Tech rally lifts stocks to record
A technology rally drove U.S. stocks to fresh records at the start of a busy week for corporate earnings, economic data and Federal Reserve speakers. Treasuries climbed. Gains in tech outweighed losses in energy and financial companies in the S&P 500 Index. The Nasdaq-100 and the Dow Jones industrial average also closed at all-time highs. Citigroup Inc., the first giant U.S. bank to report results, was little changed. After last week’s surge, Treasury 10-year yields dropped as investors bought bonds at cheaper prices. Oil fell below $60 a barrel. Traders will sift through speeches by Fed officials after Chairman Jerome Powell left it all but certain that the central bank will reduce rates for the first time in a decade. As the July 30-31 meeting nears, the debate now is how deep they will cut and what will they do afterward. Key data points such as U.S. retail sales may provide more clarity as the earnings season gets under way. Bitcoin trimmed losses, following another weekend sell-off that saw some digital tokens plunge by more than 20%. Treasury Secretary Steven Mnuchin said Monday that the Trump administration has “very serious concerns” about Facebook’s proposed cryptocurrency Libra.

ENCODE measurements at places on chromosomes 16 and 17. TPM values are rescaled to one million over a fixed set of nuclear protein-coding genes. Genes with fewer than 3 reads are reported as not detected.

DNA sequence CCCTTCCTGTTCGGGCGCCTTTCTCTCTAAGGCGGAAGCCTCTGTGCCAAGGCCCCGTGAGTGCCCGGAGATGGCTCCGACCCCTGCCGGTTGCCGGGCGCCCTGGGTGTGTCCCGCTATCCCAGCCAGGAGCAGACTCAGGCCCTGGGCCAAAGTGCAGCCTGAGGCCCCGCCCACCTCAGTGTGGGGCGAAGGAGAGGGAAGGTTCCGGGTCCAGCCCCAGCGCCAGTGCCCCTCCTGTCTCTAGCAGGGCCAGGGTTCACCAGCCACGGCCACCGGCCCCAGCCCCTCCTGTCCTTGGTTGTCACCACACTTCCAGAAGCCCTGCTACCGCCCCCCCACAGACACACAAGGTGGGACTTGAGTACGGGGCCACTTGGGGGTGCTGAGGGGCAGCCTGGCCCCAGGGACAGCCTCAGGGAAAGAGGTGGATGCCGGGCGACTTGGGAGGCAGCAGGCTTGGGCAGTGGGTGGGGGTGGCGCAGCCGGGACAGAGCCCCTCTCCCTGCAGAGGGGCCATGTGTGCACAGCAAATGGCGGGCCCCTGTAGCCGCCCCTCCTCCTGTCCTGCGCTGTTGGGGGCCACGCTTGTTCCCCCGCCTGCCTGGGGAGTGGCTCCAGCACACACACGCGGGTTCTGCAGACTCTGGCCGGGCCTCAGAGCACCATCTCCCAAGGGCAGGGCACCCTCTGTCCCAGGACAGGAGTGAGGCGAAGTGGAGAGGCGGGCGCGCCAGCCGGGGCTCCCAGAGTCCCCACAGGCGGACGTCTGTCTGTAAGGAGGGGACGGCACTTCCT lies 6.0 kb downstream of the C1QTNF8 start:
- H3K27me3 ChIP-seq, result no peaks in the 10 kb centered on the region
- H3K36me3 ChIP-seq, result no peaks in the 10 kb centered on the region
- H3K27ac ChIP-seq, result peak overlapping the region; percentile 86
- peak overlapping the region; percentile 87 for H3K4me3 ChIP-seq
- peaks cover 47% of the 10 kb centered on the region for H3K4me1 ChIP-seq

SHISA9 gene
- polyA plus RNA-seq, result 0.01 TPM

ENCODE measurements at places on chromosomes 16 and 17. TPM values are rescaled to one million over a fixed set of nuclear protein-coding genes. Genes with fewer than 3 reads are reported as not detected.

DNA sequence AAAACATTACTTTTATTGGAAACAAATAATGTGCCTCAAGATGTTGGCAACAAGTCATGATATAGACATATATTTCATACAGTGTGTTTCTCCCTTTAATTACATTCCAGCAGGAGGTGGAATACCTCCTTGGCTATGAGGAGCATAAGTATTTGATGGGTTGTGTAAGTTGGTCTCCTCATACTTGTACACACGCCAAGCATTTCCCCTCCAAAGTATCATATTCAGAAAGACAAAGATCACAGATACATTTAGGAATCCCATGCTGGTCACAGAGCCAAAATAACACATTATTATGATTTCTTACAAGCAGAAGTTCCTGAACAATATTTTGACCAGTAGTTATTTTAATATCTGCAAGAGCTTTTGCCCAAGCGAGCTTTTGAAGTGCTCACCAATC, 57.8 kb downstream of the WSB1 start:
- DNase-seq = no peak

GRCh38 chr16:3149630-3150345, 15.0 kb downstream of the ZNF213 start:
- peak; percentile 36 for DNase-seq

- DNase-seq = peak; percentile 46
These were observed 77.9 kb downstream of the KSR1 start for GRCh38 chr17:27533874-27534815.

Death on scooter renews concerns
A YouTube star’s death on an electric scooter may renew safety concerns as scooter companies aggressively seek to expand their presence as “alternative transportation.” Emily Hartridge, a television presenter who made videos about fitness and mental health, died after her scooter was hit by a truck in London, apparently making her the first such fatality in Britain, The Guardian reported. Some officials in the U.S. have been reluctant to allow e-scooters, citing safety to both the rider and the public, as well as clutter from riders leaving scooters on sidewalks. Nashville Mayor David Briley said in June that he would recommend banning them after a 26-year-old resident died after a scooter accident.
Purchase may not save iron, steel
President Donald Trump signed an executive order Monday mandating a greater use of U.S.-made steel and iron in federal infrastructure projects. But despite the federal support, the U.S. steel industry has yet to see the kind of lasting prosperity Trump promised. While the tariffs did fuel a short-term rise in steel prices and production, the import taxes didn’t lead to a major increase in manufacturing jobs, largely because modern mills don’t require more manpower to operate at a higher capacity. Trump’s steel tariffs are costing U.S. consumers and businesses more than $900,000 a year for every job created, according to a report by the Peterson Institute for International Economics, a think tank that supports free market policies.